Epic poems feature national heroes, battles, ships, warriors and long, formal speeches by the important people, and Middle Passage has all of these elements, but shaped in creative and imaginative ways that make it a kind on anti-epic poem. Hayden's poetic integrity was "absolute, and invariably courageous, in the mode of Ralph Ellison," and so it was is describing this "voyage through death…whose chartings are unlove" (Bloom 2). In the holds of the slave ship Amisdad (Friendship), "the living and the dead, the horribly dying, lie interlocked, lie foul with blood and excrement" (Bloom 3). Hayden spent over a year doing historical research for this poem, and determining how best to fit the sections together by allowing its characters to speak in different voices. He also noted that the slave ships had names that concealed their true mission and purpose, such as Jesus, Esperanza (Hope), Mercy, Desire and Adventure, which under the circumstances were like "jests of kindness on a murderers mouth" (Fetrow 37). Dead bodies are thrown into the ocean "like so much jetsam" while the sharks that follow the slave ships are like "grinning gods," the only gods that appear in this particular epic (Fetrow 38). During an epidemic on the ship, even the blind and the sick are thrown to the sharks to save the rest of the valuable 'cargo', but in the end the slaves see a chance to rebel and they take the ship.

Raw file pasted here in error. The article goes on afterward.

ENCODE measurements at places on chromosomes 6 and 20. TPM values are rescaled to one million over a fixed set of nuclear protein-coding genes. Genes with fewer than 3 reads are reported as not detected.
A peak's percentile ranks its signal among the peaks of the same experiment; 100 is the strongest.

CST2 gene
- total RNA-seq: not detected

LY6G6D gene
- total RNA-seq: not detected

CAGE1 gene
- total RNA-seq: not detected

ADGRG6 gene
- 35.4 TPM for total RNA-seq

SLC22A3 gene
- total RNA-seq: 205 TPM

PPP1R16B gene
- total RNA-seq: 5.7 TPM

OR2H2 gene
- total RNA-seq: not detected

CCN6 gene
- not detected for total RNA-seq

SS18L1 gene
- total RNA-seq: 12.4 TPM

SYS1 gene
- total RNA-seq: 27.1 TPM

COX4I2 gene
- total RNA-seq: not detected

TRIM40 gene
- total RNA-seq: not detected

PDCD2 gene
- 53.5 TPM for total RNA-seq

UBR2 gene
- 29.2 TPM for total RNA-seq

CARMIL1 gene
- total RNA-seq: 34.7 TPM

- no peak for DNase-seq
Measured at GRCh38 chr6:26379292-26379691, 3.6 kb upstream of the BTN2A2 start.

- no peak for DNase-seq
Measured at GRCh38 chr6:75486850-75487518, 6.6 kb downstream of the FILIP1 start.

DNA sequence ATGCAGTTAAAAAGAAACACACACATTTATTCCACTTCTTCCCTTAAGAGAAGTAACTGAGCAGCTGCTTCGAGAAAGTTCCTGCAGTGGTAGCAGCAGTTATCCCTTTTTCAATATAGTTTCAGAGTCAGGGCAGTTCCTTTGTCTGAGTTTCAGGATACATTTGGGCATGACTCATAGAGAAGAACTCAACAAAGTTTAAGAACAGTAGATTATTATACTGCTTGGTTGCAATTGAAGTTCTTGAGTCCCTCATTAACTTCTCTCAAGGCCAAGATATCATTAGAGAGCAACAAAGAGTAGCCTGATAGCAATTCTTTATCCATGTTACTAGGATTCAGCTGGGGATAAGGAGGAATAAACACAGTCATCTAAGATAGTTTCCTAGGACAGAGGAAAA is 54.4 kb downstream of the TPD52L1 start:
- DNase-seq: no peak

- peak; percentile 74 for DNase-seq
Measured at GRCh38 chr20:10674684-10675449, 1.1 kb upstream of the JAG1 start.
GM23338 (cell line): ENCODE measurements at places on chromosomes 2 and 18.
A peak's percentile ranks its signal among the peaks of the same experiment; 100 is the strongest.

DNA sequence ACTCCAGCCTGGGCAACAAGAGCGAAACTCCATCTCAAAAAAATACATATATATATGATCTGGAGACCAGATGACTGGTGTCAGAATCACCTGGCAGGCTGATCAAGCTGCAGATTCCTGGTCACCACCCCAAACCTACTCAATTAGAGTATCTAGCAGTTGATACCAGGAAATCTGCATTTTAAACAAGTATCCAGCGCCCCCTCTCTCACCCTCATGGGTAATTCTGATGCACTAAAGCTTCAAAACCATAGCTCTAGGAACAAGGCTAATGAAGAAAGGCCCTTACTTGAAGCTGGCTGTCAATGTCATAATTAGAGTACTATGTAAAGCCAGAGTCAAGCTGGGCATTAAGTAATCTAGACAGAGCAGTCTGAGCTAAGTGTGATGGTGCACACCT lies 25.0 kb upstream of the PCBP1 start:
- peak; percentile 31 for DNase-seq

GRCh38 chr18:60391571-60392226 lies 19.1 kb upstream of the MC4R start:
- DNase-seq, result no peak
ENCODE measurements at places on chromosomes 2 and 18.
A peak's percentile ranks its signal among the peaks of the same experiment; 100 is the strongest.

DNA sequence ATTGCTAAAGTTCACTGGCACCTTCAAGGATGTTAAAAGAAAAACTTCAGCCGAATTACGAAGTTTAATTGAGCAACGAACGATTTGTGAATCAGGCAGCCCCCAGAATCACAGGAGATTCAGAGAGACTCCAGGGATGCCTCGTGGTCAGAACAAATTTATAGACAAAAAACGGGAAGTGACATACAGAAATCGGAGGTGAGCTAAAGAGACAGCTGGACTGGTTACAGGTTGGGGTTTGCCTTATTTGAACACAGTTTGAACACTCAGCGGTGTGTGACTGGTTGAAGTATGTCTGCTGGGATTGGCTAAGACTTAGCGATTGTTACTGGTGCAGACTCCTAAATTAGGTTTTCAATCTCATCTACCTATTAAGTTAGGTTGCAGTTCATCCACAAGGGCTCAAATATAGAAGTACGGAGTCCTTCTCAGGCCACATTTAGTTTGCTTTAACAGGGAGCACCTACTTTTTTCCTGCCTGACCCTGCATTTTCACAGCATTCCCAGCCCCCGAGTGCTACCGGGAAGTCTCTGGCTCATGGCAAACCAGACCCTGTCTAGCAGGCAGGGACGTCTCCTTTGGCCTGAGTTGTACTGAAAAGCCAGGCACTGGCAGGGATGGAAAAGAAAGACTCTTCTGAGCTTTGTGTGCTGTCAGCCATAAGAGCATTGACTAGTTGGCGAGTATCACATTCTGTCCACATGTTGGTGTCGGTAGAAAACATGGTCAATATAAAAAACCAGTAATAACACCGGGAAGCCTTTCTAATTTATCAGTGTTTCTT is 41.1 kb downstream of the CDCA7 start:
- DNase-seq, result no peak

Joseph Cinque (or Cinquez), the rice farmer who led the revolt on the Amistad, has no long and heroic speeches to deliver like the warriors in Greek or Norse epics, only the simple determination that he and his people should be freed and allowed to return to Africa. Although the surviving crew members promised to return them, instead they sailed the ship to the United States, where the Africans were jailed until the courts could decide their fate. Finally their case went to the Supreme Court, where John Quincy Adams argued that they had a natural right to fight for their freedom, as every human being had, and that if slavery could be abolished in no other way except revolts, violence and civil way, then let it come. This speech by Adams was the real "hero's garland for Cinquez," who was freed and returned to Africa (Fetrow 43). In Hayden's poem, the Amistad rebellion "stands for the physical and spiritual struggle for freedom by all blacks then and since" (Fetrow 45).
Like most of Hayden's poetry, Middle Passage was also about dislocation in the physical, social and cultural sense, given that the slaves were uprooted from their homelands and forced into a violent and corrupt world that had been totally unknown to them. Since Hayden was also on outsider on so many levels, including color, social class, and sexual identity, he naturally identified with the rebels of history, and those who had to pay the ultimate price for freedom. Although Hayden always denied being a political or ideological poet, the net effect of his work was to undermine "the ideological foundations of American society to clear a space in which to articulate his own difference" (Kutzinski 309). This would be a difficult enough task today, and it was far more so in the 1930s, 1940s and 1950s, and Hayden has earned some well-deserved credit for courage and integrity in writing about these subjects with such power and clarity.